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React .focus()



Many React tutorials describe long processes that lead to the successful use of .focus() with React. The .focus() method tells the browser which element is being acted on, similar to .click() or an actual click. At least with React 16.9.0, using .focus() with the React’s virtual DOM isn’t too difficult.

In this article, we will first discuss the easy way to use .focus() with React and then go into an example.

Note: This example only works for searching elements within the same class.


Why?

The .focus() method can guide users to enhance the user interface and clarify appropriate use, and it is especially useful to mobile users where clicking and navigating can be more difficult.

A finished project of .focus() helping enhance the UI


Making a Reference — “ref”

Inside a class, you can add a “ref” attribute to an element, which takes in the following value.

ref={ x => this.y = x }

Above, “x” represents the iterative variable, and “y” is the name you chose to represent that “ref.” You can name both whatever you like.


Calling .focus() on the “ref”

After the step above, you can access that element within the same class by calling “this.y” (or whatever name you chose instead of “y”). If you would like to focus on that element, it’s as simple as

this.y.focus()


Example

I recently made a bowling scoring app, where .focus() helped increase usability (especially on mobile, because there are lots of inputs) and also helped guide the user through possibly confusing scoring rules. Here, we will cover a simplified version about creating the ref and then calling .focus() on it.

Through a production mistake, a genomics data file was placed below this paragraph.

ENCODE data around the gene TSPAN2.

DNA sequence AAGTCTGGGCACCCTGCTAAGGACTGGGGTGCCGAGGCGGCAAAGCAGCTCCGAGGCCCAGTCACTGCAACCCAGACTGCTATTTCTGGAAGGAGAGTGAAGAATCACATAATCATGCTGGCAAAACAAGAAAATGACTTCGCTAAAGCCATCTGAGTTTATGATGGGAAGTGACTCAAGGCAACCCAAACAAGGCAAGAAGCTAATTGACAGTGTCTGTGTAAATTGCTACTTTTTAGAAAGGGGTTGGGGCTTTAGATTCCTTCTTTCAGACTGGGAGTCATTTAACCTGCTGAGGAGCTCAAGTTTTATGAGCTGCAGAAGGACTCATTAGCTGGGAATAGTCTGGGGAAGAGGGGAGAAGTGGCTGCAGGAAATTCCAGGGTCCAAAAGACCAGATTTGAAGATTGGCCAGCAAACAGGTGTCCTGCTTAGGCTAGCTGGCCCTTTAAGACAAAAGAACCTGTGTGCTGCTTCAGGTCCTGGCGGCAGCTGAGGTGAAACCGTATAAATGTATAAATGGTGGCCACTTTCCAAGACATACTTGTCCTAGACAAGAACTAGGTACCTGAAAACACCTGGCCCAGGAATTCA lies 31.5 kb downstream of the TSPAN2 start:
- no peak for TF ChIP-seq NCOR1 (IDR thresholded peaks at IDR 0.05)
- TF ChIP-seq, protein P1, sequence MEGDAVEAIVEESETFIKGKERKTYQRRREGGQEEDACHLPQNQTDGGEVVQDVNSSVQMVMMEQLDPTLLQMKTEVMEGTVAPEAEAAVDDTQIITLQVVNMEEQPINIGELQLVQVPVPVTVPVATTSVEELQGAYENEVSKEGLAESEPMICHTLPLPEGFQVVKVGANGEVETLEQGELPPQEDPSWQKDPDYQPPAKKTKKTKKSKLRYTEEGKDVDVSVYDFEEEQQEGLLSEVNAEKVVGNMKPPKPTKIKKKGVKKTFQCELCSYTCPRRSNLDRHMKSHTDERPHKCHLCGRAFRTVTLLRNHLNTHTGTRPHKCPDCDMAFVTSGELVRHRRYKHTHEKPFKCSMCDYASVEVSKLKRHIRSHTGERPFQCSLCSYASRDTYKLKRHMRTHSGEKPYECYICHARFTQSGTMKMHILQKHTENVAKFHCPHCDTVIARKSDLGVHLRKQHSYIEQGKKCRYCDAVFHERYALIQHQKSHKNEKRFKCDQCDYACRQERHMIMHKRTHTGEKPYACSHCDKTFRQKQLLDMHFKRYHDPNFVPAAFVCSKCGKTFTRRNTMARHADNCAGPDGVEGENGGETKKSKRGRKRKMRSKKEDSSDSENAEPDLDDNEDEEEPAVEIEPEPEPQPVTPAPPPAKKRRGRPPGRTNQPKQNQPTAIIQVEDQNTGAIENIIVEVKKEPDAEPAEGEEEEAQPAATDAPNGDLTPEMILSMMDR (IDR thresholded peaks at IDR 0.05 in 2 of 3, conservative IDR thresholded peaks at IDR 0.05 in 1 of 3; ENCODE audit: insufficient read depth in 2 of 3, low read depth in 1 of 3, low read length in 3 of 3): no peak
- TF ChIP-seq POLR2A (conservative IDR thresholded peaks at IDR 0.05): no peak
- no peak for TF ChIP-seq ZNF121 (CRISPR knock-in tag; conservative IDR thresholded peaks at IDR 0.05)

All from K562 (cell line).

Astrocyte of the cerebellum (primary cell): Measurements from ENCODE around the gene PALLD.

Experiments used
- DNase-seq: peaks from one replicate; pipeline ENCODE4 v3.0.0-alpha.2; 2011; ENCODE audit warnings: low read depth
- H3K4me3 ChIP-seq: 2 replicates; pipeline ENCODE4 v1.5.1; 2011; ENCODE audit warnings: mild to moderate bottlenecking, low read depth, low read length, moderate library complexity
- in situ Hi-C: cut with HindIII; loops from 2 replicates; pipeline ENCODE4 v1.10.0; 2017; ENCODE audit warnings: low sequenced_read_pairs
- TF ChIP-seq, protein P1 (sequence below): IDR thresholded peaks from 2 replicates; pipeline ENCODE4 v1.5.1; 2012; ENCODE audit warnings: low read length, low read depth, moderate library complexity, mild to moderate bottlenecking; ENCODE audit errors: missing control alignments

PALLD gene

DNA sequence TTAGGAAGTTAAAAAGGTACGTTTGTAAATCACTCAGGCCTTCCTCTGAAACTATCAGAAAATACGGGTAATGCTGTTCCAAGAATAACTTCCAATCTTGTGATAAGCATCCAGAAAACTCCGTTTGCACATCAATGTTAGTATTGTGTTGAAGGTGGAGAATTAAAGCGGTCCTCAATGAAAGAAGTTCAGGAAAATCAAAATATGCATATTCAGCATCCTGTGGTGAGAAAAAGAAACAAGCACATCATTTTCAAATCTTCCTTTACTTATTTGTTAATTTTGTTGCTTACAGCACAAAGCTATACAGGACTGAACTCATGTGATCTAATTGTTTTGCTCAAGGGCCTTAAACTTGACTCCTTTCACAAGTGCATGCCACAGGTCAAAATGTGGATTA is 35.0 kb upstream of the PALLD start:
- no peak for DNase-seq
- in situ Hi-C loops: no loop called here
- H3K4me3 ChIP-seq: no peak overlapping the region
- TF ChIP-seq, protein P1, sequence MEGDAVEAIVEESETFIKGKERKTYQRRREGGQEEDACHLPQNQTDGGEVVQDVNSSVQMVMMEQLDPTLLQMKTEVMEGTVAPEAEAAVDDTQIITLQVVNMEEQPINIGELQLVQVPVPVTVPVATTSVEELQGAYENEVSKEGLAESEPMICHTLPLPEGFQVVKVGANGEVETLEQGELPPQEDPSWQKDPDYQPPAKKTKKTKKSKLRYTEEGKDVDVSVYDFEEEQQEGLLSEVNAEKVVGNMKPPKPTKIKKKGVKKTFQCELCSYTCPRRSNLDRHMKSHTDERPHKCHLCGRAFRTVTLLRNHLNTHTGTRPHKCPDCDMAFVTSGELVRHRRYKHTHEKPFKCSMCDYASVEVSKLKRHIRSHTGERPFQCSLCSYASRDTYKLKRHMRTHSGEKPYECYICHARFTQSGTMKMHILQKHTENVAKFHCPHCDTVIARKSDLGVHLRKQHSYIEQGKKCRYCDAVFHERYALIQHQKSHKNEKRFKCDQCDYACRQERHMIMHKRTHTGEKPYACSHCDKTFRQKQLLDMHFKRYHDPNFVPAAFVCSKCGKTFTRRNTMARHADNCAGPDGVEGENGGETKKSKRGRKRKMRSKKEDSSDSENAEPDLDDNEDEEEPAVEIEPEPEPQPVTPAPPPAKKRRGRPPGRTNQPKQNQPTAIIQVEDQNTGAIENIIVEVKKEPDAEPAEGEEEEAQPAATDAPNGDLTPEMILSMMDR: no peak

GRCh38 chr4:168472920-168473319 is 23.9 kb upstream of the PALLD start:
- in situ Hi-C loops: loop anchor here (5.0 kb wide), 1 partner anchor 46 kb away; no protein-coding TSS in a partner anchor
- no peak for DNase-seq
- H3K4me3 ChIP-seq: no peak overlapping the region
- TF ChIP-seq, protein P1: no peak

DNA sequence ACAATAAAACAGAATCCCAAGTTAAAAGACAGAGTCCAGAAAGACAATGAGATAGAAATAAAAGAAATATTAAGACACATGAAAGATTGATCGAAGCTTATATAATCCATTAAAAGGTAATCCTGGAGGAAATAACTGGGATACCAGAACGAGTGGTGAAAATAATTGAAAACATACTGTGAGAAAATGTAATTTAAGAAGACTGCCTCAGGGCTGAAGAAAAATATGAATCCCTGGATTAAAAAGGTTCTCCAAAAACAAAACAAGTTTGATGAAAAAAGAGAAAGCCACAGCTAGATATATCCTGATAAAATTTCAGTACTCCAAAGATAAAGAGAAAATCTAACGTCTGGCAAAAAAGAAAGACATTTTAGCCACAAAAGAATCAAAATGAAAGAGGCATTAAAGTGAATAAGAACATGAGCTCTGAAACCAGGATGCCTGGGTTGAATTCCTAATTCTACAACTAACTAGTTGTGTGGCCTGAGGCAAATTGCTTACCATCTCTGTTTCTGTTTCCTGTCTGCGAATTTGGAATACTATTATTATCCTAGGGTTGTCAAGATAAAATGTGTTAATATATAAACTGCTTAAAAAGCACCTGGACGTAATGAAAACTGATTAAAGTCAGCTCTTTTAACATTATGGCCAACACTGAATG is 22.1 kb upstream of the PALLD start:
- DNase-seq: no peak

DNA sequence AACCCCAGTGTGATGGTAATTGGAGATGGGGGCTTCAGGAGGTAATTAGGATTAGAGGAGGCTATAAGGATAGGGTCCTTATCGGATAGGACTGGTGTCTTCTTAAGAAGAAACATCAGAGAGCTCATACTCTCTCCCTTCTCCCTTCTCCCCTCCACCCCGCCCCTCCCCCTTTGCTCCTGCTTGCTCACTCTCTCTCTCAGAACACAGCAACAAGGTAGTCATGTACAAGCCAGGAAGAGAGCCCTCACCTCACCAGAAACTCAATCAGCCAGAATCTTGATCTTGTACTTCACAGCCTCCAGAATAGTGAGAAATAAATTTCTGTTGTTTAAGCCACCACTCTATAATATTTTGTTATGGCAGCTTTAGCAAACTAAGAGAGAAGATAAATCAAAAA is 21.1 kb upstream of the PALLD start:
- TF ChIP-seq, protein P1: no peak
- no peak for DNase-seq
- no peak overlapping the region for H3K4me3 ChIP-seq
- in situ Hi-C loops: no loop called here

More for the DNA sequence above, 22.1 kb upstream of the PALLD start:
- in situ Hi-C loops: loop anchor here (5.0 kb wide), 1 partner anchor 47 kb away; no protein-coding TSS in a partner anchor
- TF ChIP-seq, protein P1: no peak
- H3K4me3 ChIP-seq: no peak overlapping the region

The finished example


Creating Elements and Their References

First, I used a “for” loop to create an array of 21 empty strings, which represent 2 possible rolls for each of the 10 frames of bowling, and the 10th frame can possibly have 3 rolls. Inside state, put this array as a value to a “rolls” key.


Next, we need to make the elements and the references inside the elements. Inside the return(), I mapped over each empty string to create the inputs and their refs.



{this.state.rolls.map((roll,index)=>{
    return<inputtype="text"
    value={this.state.rolls[index]}
    ref={input=>this[`roll-${index}`]=input}
    onChange={this.handleChange}
    key={index}id={index}  
/>
})
}


Now we have our inputs, each with their own references.


Using the References

As described above, we can access each of those references using this[“roll-0”] or whatever the index of the desired roll is. I added the logic to determine the next .focus() in the .handleChange() function.



handleChange=(e)=>{
    constindex=parseInt(e.target.id)
    constnewRolls=[...this.state.rolls]
    newRolls[index]=e.target.value
    this.setState({rolls: newRolls})
    if(index<20){
    // unless we are on the last possible roll, #21 / index 20
        this[`roll-${index+1}`].focus()
    }
}


In this .handleChange() function, we determine the index of the input and make a copy of “this.state.rolls” before updating the appropriate index with the new value and setting the state to make the new value appear. Lastly, if we are on any input except the last one, this will focus on the next input automatically to help move the user along.


The finished working example


Thanks for reading! Happy coding!


Source: Medium.com

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